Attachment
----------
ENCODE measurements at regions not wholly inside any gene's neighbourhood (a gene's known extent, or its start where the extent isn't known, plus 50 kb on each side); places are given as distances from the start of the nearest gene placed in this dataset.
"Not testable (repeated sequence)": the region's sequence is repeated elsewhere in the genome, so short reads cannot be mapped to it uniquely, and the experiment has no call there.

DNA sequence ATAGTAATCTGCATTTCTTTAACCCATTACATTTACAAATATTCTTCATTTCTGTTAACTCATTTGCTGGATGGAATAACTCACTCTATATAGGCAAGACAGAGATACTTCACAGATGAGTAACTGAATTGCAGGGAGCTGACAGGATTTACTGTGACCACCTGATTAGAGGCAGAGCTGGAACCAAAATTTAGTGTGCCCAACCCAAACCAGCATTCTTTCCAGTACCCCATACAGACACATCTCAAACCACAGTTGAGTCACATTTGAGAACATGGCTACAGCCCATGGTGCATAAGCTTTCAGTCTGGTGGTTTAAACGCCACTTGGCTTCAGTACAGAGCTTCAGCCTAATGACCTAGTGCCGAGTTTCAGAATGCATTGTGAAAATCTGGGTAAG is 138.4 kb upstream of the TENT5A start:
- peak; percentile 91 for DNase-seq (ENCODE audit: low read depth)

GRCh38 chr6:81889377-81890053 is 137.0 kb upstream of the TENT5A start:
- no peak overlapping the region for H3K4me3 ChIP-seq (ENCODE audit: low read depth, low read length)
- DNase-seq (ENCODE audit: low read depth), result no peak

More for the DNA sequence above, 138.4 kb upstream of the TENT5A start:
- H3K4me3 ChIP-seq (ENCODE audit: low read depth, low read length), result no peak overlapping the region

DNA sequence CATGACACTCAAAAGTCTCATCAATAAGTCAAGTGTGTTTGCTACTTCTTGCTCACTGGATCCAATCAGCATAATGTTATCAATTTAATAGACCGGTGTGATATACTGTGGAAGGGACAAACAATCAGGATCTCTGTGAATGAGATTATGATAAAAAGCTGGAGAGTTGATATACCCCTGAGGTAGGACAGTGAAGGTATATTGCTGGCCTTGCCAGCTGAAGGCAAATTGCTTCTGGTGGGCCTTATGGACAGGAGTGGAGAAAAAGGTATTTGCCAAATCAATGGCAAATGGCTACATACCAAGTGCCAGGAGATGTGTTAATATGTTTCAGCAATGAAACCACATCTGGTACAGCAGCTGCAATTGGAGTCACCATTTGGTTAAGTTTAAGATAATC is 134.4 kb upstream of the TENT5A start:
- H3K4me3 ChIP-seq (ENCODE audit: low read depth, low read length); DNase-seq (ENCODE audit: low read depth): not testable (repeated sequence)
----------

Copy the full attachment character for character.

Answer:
ENCODE measurements at regions not wholly inside any gene's neighbourhood (a gene's known extent, or its start where the extent isn't known, plus 50 kb on each side); places are given as distances from the start of the nearest gene placed in this dataset.
"Not testable (repeated sequence)": the region's sequence is repeated elsewhere in the genome, so short reads cannot be mapped to it uniquely, and the experiment has no call there.

DNA sequence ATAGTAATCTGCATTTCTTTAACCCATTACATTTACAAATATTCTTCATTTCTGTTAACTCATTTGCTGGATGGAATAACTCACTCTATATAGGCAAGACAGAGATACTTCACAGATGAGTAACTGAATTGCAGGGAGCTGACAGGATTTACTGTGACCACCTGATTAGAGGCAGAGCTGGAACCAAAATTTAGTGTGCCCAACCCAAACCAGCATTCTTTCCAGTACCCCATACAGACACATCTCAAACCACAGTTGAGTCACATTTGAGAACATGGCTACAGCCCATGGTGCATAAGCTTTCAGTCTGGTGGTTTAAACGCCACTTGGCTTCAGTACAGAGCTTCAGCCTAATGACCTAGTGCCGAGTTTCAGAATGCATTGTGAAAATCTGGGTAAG is 138.4 kb upstream of the TENT5A start:
- peak; percentile 91 for DNase-seq (ENCODE audit: low read depth)

GRCh38 chr6:81889377-81890053 is 137.0 kb upstream of the TENT5A start:
- no peak overlapping the region for H3K4me3 ChIP-seq (ENCODE audit: low read depth, low read length)
- DNase-seq (ENCODE audit: low read depth), result no peak

More for the DNA sequence above, 138.4 kb upstream of the TENT5A start:
- H3K4me3 ChIP-seq (ENCODE audit: low read depth, low read length), result no peak overlapping the region

DNA sequence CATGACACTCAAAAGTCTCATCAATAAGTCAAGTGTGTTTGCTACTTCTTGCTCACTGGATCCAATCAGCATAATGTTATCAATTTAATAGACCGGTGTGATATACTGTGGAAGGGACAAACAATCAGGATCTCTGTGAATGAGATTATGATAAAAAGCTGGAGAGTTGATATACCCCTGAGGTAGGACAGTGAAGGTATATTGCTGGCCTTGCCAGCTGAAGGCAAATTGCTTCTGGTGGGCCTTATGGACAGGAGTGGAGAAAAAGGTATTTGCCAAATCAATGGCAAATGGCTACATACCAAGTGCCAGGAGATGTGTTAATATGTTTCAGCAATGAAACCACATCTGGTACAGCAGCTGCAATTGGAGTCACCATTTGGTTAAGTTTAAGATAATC is 134.4 kb upstream of the TENT5A start:
- H3K4me3 ChIP-seq (ENCODE audit: low read depth, low read length); DNase-seq (ENCODE audit: low read depth): not testable (repeated sequence)